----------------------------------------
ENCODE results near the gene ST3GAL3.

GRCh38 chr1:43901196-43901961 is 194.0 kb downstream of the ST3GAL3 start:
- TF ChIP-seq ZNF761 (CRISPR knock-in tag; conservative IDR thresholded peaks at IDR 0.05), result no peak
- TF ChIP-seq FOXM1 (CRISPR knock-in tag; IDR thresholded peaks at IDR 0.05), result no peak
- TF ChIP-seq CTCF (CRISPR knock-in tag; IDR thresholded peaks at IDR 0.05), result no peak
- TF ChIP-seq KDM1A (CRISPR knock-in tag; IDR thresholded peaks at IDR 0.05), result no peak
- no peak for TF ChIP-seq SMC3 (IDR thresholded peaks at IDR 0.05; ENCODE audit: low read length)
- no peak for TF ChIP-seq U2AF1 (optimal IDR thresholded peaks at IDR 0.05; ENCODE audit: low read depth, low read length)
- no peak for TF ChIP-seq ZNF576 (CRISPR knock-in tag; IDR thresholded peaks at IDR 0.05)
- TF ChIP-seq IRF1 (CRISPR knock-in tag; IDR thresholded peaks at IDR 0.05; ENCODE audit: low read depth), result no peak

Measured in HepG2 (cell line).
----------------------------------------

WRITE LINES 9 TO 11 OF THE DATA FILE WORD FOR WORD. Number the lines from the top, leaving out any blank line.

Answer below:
- no peak for TF ChIP-seq ZNF576 (CRISPR knock-in tag; IDR thresholded peaks at IDR 0.05)
- TF ChIP-seq IRF1 (CRISPR knock-in tag; IDR thresholded peaks at IDR 0.05; ENCODE audit: low read depth), result no peak

Measured in HepG2 (cell line).